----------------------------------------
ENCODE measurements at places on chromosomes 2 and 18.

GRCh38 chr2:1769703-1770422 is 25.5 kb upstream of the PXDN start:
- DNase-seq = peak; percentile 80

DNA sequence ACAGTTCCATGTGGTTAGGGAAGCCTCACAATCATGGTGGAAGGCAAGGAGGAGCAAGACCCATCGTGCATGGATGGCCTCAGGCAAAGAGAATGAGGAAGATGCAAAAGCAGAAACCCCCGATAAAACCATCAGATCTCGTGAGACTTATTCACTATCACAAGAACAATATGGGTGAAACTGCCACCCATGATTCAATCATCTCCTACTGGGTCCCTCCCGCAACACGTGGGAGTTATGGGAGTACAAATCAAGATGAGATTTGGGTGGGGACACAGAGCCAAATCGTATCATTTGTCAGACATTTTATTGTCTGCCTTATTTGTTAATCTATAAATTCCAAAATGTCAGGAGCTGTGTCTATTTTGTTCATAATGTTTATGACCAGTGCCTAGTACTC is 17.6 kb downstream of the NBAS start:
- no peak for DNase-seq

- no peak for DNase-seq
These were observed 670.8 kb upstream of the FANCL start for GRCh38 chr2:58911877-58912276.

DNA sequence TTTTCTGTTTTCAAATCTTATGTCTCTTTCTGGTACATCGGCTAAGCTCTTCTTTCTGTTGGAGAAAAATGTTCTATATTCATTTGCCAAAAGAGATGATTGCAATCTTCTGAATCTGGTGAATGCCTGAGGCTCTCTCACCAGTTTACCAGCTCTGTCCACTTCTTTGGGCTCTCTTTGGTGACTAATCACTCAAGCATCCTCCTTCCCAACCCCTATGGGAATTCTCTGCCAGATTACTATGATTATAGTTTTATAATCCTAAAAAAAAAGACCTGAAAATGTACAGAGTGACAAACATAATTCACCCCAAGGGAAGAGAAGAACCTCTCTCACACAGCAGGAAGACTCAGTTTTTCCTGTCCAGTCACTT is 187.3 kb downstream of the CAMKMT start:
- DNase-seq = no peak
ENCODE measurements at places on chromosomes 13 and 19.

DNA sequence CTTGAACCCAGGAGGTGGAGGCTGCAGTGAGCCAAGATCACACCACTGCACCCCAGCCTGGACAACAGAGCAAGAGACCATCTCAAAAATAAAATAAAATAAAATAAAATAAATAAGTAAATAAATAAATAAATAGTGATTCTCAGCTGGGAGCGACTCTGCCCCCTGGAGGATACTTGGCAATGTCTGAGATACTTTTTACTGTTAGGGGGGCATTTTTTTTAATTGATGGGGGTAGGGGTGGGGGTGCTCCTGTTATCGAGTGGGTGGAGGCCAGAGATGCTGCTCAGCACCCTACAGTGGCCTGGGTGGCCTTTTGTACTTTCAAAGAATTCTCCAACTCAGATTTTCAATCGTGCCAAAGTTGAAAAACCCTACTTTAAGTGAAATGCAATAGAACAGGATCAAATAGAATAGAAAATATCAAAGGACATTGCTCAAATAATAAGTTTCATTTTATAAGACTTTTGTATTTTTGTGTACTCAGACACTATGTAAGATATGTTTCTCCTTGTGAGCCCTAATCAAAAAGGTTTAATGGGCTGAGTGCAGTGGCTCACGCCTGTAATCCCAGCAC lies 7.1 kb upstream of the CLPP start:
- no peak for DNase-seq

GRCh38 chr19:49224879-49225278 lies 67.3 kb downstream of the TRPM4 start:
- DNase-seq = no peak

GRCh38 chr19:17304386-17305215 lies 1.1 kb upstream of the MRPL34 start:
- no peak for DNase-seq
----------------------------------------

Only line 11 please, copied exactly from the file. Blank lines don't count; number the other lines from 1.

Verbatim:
DNA sequence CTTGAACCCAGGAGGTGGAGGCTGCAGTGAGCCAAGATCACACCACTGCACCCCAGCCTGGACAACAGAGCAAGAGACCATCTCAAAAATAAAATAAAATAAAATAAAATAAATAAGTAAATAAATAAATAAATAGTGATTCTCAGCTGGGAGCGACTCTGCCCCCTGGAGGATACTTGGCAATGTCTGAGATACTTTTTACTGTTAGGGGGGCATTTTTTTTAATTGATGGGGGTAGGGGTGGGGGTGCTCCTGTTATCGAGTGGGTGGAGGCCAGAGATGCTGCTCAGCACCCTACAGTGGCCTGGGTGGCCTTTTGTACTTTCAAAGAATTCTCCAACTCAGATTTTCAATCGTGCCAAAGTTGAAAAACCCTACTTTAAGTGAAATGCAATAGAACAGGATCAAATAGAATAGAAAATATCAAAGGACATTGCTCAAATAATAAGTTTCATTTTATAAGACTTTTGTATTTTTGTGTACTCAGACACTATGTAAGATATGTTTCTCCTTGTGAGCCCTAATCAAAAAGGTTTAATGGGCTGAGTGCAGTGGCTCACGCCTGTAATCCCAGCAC lies 7.1 kb upstream of the CLPP start: